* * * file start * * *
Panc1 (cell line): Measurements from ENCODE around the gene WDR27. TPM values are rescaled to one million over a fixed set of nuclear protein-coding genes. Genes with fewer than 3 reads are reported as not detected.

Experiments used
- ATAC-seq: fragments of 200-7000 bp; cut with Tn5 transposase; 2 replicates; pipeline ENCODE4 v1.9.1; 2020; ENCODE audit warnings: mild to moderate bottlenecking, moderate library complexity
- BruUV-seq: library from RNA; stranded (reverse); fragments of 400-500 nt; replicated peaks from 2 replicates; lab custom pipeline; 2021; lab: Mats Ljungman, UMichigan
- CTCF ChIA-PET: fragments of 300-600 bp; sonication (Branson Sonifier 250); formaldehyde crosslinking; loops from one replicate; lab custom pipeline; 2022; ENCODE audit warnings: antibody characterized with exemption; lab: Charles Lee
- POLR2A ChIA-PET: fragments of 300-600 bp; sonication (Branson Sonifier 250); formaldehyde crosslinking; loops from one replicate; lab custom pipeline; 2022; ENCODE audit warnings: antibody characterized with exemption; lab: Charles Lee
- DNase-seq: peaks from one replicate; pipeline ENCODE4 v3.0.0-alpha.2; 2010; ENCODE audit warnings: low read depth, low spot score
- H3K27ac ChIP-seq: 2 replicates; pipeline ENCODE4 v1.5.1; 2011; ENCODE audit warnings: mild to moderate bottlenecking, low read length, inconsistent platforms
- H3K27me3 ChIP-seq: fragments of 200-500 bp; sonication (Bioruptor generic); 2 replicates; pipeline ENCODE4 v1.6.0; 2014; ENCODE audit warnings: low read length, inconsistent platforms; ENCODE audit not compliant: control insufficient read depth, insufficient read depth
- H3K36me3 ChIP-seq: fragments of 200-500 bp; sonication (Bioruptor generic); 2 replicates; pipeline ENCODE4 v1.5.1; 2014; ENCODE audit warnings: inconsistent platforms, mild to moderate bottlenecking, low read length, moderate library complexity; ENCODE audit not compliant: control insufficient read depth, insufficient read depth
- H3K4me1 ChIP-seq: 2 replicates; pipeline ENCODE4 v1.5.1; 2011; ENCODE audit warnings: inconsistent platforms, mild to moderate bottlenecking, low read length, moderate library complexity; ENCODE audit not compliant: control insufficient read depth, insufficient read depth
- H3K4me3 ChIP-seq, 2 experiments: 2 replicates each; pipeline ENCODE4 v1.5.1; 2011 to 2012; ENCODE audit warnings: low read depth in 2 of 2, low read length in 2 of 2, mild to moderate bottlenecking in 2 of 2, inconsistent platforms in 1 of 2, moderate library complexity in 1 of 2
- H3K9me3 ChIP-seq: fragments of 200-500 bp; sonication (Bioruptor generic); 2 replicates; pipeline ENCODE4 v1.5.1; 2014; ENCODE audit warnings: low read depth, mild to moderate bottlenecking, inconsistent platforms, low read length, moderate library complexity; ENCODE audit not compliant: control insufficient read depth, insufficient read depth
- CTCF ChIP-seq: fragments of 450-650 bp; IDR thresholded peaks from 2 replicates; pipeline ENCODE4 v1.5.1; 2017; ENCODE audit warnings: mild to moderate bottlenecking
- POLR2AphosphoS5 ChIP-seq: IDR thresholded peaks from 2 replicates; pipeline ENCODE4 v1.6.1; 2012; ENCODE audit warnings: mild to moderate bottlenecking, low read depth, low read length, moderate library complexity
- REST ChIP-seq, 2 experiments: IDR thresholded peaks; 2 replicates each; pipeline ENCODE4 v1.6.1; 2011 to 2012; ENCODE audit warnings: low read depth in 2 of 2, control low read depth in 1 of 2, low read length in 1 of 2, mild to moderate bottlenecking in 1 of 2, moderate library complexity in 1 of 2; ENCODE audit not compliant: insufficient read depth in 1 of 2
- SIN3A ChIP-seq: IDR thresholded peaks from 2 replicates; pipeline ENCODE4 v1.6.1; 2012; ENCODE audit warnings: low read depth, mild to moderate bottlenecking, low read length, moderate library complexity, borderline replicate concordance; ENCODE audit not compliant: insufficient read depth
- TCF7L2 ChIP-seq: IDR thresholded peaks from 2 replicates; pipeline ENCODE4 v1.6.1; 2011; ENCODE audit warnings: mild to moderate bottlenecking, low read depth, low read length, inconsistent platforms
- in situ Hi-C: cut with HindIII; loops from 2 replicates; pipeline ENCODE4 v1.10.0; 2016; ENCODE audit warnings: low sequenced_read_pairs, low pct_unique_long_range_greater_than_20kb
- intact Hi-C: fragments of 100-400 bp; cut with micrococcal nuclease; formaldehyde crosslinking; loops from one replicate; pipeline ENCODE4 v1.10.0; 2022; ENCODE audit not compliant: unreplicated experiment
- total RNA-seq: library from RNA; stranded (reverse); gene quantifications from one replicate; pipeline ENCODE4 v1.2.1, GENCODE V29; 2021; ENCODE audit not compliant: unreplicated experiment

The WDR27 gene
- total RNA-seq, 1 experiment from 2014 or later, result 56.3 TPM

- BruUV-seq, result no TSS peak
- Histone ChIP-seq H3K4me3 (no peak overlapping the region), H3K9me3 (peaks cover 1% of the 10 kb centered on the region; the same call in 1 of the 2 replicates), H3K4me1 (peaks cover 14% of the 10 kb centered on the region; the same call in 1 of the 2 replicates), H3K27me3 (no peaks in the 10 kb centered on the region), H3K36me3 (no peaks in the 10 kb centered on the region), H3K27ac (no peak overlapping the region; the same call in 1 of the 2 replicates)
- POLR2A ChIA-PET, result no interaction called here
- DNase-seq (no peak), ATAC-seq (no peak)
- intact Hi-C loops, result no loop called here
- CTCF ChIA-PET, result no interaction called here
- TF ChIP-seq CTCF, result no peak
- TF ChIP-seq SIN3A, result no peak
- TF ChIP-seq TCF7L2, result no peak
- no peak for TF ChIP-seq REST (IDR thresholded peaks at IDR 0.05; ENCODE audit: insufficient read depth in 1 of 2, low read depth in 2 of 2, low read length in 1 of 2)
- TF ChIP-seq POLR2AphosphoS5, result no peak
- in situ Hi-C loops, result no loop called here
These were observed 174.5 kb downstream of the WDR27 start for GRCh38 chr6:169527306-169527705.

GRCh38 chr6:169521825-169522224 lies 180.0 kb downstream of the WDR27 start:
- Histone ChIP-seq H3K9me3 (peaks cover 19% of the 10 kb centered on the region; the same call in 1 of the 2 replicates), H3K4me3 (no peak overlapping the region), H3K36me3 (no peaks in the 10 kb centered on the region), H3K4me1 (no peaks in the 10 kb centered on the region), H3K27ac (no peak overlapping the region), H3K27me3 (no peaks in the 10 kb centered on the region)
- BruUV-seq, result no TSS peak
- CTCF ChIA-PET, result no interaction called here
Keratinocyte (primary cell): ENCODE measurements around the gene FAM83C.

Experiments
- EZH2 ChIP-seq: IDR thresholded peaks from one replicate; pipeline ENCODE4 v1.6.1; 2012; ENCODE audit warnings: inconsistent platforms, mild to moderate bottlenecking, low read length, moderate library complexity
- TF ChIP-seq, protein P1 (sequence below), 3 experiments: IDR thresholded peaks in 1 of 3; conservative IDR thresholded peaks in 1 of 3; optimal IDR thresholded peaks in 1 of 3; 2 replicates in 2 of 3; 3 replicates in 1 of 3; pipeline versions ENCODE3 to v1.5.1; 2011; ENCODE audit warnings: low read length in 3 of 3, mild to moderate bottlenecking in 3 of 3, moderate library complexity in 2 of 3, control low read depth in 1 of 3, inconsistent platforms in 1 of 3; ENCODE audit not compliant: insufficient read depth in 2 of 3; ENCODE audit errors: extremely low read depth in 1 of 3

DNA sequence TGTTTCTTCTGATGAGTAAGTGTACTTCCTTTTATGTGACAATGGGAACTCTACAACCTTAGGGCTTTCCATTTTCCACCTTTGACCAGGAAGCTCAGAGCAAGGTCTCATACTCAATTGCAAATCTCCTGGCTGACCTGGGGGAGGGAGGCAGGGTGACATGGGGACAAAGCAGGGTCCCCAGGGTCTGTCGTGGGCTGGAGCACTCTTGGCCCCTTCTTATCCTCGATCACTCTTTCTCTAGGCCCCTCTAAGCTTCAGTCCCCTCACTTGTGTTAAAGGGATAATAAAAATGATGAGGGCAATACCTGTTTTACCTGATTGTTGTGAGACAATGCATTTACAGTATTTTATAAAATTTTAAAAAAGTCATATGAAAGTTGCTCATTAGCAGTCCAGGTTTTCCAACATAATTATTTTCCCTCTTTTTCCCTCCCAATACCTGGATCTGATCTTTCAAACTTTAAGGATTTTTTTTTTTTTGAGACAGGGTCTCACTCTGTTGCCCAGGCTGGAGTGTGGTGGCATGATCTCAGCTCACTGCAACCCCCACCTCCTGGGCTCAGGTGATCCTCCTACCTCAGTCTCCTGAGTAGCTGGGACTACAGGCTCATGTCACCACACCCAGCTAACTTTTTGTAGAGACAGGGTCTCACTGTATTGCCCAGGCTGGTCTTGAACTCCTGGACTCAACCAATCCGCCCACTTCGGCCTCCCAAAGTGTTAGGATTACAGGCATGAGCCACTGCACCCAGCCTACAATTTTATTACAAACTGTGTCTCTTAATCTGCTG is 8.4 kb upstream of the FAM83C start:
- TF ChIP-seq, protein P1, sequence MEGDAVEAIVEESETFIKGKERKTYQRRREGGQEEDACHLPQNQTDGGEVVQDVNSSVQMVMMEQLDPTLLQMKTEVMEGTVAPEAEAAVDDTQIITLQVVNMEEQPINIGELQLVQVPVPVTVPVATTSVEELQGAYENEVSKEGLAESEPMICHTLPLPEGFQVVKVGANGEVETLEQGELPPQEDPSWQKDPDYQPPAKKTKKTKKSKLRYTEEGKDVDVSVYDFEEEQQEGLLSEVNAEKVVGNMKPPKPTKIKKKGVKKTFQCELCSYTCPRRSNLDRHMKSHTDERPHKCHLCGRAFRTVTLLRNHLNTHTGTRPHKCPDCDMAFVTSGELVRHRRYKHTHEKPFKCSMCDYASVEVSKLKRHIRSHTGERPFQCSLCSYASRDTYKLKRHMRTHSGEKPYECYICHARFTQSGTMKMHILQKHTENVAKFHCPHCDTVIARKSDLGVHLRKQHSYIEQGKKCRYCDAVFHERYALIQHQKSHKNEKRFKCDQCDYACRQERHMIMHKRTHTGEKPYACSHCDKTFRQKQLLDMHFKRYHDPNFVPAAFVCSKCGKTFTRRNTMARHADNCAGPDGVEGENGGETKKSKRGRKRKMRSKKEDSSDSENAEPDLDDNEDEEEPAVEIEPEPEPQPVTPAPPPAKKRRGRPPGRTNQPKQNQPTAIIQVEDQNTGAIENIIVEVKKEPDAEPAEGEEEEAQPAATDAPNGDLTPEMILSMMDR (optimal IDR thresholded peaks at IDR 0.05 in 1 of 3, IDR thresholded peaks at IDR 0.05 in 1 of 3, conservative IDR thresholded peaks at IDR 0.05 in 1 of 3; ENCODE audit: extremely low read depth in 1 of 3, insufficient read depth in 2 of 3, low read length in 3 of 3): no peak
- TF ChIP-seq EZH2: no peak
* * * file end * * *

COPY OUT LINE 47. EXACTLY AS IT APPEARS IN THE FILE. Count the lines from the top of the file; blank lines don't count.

- TF ChIP-seq EZH2: no peak